When Minnesotans see the I-35W bridge, many reflect on the lives lost when the bridge collapsed Aug. 1, 2007. Remarkably, just over a year later, Minnesotans also envision progress when they look at—and now drive upon—the new bridge.

Similarly, the concrete industry sees the bridge as an engineering marvel, and the world sees a bridge that symbolizes a community healed, reunited as one.

The profound impact of the opening of the I-35W bridge goes beyond the ribbon-cutting ceremony. Rather, it is the re-opening of a crucial artery that not only helps to reestablish the flow of vehicular traffic, but helps stimulate the communities and the morale of the upper Midwest.

In the year that has passed since that fateful day, speculation as to why the bridge collapsed was rampant. Overshadowed by the outpouring of reasons why the bridge collapsed and the sudden attention to the failures of our nation's infrastructure were the plans to rapidly rebuild the bridge. Some of the greatest minds in bridge design, engineering, and construction combined forces, resulting in a bridge design that ultimately will influence the way new bridges will be constructed around the globe. At the heart of the I-35W bridge design is concrete, one of the critical elements in the bridge's fast-paced construction schedule.

It is the rare occasion that I use this forum to promote the articles we publish in an issue of Concrete Construction. However, the in-depth feature article of the I-35W bridge in Minneapolis (see Bridge to the Future on page 37) written by senior editor Joe Nasvik is certain to garner attention from our industry, as well as a nation that was shocked to hear the news in August 2007.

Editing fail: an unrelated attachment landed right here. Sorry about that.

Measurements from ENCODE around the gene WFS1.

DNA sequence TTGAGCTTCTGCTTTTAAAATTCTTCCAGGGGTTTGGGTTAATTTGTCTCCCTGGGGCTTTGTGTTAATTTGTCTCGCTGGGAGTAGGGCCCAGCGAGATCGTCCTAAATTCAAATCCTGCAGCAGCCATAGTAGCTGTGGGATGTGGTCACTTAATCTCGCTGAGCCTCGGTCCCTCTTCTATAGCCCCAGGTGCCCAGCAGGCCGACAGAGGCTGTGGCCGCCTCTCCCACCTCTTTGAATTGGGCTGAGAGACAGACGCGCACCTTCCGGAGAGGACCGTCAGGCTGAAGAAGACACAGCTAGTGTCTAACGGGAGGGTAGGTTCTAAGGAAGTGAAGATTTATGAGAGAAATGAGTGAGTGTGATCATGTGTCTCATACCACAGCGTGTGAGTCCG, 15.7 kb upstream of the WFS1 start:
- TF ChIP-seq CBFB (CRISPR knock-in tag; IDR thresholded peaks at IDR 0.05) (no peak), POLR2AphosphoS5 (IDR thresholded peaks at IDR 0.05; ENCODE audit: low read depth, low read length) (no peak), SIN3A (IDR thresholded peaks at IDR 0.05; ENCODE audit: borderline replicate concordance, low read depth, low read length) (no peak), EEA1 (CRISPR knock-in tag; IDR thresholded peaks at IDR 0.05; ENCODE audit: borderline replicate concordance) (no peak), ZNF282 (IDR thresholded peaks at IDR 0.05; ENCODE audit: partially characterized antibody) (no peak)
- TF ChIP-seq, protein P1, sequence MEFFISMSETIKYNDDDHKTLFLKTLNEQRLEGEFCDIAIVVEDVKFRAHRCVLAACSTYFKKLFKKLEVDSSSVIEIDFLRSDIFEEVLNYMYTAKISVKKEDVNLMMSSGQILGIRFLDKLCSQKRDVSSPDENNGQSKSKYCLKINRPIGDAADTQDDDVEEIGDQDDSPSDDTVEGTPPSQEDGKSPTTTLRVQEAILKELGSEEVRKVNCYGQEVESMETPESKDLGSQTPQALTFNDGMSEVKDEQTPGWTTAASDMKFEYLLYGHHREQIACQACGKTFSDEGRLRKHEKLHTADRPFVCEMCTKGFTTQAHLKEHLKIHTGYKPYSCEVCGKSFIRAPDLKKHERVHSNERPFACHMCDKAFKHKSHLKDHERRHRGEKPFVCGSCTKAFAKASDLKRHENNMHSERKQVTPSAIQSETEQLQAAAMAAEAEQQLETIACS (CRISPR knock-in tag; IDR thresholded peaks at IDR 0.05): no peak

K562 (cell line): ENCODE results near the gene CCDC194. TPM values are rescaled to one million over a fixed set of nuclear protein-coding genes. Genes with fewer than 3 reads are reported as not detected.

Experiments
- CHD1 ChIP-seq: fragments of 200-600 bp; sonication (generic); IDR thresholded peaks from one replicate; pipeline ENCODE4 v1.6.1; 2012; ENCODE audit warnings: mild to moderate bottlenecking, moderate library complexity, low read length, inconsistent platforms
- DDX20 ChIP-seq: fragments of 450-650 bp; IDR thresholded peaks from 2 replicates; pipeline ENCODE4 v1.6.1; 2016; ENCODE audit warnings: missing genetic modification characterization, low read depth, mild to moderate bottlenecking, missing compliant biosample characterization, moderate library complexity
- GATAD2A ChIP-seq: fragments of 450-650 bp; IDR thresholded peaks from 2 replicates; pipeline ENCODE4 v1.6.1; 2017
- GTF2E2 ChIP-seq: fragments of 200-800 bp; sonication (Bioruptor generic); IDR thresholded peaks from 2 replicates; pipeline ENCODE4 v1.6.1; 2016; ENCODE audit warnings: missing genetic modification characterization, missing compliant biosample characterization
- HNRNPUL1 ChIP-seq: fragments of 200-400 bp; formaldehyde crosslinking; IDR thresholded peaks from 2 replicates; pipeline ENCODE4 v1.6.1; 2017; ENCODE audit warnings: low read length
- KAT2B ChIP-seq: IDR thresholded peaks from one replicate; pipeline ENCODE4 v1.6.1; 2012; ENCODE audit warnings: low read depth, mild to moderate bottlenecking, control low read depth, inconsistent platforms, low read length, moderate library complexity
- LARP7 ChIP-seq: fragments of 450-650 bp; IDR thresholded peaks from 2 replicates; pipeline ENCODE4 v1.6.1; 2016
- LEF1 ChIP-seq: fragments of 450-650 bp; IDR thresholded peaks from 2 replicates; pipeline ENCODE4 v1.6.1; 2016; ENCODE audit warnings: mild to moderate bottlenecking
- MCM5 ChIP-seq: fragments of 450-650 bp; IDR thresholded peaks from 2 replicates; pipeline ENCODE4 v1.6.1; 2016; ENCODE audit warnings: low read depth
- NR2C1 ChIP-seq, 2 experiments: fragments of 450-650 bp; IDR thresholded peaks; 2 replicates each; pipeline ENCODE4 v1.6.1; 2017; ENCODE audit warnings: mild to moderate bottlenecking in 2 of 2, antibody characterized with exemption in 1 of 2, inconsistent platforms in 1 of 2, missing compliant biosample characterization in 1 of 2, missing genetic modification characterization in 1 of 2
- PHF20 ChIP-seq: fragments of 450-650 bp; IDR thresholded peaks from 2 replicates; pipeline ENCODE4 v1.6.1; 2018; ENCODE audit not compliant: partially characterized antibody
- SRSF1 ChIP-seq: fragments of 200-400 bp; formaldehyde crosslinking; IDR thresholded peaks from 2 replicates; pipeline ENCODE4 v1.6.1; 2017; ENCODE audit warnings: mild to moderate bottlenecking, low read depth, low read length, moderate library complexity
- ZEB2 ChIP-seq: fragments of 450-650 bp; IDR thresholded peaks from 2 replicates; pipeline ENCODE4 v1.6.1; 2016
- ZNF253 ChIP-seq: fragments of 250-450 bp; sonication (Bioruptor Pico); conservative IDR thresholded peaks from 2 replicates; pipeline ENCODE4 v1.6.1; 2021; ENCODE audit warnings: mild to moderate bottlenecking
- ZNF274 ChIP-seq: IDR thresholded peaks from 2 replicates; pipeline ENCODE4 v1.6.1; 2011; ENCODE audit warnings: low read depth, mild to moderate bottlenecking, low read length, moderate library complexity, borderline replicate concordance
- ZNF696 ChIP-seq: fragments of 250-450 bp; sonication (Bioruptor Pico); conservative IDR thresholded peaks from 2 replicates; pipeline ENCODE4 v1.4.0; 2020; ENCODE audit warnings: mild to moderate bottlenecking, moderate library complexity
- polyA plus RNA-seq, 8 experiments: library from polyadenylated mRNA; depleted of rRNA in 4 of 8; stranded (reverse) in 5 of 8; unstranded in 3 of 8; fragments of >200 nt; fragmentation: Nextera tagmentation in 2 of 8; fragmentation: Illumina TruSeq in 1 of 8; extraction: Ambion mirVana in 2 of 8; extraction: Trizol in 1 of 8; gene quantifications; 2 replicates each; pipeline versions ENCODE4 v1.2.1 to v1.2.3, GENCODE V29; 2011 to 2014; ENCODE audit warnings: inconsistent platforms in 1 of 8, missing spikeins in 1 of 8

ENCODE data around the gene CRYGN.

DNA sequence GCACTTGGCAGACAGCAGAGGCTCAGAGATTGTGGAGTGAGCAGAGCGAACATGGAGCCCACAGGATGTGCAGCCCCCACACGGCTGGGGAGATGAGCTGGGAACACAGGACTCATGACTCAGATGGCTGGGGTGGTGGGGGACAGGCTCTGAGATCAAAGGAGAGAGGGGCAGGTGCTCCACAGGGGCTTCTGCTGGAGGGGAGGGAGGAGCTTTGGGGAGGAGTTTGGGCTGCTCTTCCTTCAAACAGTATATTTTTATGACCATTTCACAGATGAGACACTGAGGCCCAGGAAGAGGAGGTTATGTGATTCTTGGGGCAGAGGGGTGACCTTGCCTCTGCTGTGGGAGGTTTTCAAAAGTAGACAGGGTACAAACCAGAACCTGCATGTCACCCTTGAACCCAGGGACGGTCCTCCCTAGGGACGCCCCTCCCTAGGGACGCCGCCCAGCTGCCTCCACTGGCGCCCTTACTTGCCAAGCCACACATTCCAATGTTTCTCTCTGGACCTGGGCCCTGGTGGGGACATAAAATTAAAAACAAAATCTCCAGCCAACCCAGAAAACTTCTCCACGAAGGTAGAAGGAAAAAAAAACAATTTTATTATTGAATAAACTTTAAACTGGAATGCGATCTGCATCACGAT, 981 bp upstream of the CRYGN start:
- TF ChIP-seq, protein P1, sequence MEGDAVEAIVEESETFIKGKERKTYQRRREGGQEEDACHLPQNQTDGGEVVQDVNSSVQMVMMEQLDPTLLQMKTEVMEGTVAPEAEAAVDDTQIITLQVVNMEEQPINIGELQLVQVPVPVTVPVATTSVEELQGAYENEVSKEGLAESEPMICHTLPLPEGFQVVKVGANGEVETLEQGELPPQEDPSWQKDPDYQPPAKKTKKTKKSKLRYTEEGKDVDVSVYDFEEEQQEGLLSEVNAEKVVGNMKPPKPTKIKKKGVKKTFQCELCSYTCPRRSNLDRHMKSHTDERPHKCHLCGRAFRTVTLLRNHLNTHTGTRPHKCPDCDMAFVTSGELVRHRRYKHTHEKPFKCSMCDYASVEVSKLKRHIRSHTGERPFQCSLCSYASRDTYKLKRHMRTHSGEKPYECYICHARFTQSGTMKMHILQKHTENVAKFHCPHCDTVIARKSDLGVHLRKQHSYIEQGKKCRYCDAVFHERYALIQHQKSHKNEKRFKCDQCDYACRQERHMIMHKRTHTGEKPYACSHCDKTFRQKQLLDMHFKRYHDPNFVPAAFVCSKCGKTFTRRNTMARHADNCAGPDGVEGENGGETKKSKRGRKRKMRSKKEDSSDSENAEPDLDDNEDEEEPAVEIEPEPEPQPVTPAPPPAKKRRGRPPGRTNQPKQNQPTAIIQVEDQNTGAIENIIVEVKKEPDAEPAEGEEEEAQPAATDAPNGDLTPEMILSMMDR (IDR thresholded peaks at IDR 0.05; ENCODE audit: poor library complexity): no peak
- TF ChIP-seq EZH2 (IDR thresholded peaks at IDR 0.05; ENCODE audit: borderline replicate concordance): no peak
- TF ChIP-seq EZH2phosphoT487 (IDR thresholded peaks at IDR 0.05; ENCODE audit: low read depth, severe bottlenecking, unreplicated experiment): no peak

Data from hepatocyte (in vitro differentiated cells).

Numerous trips, unlimited access to the project, and a bevy of editorial contacts were critical to Joe's profile. In-depth interviews with the bridge designers, engineers, construction workers, and countless others, were essential to the revealing nature of this article, which goes beyond examining the role of concrete in the bridge's design to also explore the many construction elements as well as the community efforts involving the entire structure.

Ultimately, the I-35W bridge will be scrutinized heavily by construction engineers from around the globe. Despite the tragic nature of the collapse, it provided the bridge community the opportunity to learn from its mistakes and design a state-of-the art bridge that will raise the standard for bridge construction. The entire industry should applaud the workers involved in the reconstruction. Without their forward-thinking and willingness to push the bridge's design above and beyond standard limitations, we would be left with another cookie-cutter bridge, progress impeded only by tragedy.

To view exclusive excerpts from the article along with a pictorial slideshow—featuring a number of unpublished photos—visit our Web site www.concreteconstruction.net.

Editor in Chief